Background: Head and neck cancer (HNC) is an important cause of morbidity and mortality globally. Radical treatment methods may result in facial disfigurement and/or functional difficulties with subsequent adverse impacts on health-related quality of life (HRQoL). Guidelines suggest that HRQoL should be measured repeatedly throughout treatment to enable refined treatment protocols and tailored follow-up support but questionnaires are often long and burdensome. We compared condition-specific and generic metrics to assess HRQoL for people with this condition. Methods: We used data from the prospective Head and Neck 5000 clinical cohort study - 5511 participants with a new diagnosis of HNC between 2011 and 2014. HRQoL data were collected at baseline from 2065 people who completed both the condition-specific EORTC-QLQ-C30 and the shorter, generic EQ-5D-5L questionnaires. Results: There was strong evidence of association between comparable scales on each questionnaire at baseline: higher levels of functioning and lower levels of reported symptoms assessed with EQ-5D-5L were associated with lower EORTC-QLQ-C30 symptom scores. A moderate relationship (0.61) was found between overall QoL in the EQ-5D-5L index and self-perceived health (EQ VAS). Conclusions: HRQoL data collected from the generic EQ-5D-5L and cancer-specific EORTC-QLQ-C30 questionnaires are comparable at baseline for people diagnosed with HNC. This would allow a reduced burden of data collection but the EQ-5D-5L may not be sensitive to some condition-specific symptoms. Clinicians and researchers must clarify their aims and outcomes of interest before choosing their HRQoL measures. Further work is required to examine the ability to detect change in these measures over time.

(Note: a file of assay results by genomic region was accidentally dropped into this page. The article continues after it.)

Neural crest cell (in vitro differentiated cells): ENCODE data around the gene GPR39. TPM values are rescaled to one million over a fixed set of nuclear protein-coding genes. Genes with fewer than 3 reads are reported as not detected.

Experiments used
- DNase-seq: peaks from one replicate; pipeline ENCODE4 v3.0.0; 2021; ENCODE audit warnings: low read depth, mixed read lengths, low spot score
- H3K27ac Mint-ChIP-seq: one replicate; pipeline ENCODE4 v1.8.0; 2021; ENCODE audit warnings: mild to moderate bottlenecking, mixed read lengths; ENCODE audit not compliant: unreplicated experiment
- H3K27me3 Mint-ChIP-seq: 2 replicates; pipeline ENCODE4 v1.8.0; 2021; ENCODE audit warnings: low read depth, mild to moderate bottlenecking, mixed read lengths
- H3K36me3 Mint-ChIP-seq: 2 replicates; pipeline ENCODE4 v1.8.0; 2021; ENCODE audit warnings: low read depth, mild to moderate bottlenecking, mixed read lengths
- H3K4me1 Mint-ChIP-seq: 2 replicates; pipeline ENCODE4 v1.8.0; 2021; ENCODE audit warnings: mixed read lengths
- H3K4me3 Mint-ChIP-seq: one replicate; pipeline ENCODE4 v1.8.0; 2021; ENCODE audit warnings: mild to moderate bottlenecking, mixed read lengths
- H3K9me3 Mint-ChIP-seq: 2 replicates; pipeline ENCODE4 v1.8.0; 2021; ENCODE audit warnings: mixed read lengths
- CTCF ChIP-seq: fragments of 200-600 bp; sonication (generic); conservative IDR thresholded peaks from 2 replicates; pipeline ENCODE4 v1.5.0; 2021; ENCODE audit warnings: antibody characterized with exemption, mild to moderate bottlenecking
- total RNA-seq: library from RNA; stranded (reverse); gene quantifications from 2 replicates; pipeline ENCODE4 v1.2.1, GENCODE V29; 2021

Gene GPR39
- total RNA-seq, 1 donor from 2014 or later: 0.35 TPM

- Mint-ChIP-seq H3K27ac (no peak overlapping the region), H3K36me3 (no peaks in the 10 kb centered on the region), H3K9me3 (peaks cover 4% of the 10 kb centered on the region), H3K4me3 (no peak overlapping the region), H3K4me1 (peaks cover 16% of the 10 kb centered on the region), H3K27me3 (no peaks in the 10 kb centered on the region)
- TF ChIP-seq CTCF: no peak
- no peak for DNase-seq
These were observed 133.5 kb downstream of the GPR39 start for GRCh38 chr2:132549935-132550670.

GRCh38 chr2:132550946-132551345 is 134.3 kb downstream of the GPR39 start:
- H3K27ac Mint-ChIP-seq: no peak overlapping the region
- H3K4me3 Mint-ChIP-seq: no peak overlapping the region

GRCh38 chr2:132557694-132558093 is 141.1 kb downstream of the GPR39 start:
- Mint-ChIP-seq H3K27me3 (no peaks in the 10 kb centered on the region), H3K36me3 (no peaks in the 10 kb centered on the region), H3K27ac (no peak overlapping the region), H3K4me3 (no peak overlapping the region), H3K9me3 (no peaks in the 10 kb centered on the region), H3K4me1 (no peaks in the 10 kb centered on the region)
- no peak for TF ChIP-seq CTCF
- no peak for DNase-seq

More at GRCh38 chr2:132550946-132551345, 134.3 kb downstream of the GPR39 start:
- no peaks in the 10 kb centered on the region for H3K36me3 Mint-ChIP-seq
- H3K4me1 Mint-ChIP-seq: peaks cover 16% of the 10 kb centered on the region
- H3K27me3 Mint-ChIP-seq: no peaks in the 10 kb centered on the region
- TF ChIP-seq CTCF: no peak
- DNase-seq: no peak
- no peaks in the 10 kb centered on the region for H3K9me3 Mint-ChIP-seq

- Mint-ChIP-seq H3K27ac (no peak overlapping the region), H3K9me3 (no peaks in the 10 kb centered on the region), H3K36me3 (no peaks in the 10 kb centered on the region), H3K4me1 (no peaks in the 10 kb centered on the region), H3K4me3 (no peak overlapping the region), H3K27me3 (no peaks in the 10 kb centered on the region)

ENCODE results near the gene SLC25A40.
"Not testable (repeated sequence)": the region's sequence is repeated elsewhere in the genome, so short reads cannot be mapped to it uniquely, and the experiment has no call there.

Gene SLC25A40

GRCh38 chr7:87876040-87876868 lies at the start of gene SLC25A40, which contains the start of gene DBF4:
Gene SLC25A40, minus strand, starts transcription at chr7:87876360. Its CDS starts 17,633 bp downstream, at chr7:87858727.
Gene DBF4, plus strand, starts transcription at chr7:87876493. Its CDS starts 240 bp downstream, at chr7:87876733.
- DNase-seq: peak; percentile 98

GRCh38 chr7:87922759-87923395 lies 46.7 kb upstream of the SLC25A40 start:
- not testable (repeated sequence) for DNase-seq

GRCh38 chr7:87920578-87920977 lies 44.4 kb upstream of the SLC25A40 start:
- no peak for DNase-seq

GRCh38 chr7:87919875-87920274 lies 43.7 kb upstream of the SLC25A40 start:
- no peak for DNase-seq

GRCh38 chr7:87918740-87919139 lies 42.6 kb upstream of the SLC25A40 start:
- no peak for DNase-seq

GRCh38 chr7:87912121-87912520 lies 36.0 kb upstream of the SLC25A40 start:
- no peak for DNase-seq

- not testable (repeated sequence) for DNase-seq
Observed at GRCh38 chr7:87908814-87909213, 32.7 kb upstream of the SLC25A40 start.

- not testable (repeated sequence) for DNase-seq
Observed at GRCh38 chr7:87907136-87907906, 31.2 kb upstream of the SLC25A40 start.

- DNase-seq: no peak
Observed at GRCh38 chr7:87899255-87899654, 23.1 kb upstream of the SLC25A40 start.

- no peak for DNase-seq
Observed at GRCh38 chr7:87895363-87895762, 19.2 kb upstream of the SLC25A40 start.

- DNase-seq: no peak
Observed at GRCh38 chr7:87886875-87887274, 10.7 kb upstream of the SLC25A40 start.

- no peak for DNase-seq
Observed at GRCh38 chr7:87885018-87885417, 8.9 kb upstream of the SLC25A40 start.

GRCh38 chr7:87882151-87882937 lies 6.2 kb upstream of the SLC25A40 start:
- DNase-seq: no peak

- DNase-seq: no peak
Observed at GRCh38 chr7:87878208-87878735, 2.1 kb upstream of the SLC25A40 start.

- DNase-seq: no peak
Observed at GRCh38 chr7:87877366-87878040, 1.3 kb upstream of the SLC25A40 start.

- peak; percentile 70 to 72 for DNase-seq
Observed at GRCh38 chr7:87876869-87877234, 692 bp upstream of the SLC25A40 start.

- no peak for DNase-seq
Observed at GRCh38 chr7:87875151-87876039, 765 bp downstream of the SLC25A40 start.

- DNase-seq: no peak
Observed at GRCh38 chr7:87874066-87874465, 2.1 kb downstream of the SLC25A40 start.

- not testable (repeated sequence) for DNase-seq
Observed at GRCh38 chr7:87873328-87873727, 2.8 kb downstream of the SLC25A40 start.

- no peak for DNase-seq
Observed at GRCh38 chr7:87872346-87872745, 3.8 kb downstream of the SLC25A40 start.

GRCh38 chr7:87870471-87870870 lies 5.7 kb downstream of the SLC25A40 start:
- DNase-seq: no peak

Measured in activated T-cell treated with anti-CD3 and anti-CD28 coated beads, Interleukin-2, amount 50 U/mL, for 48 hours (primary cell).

|Early online date||10 Dec 2019|
|Publication status||Published - 1 Feb 2020|
- Head and neck cancer
- Health-related quality of life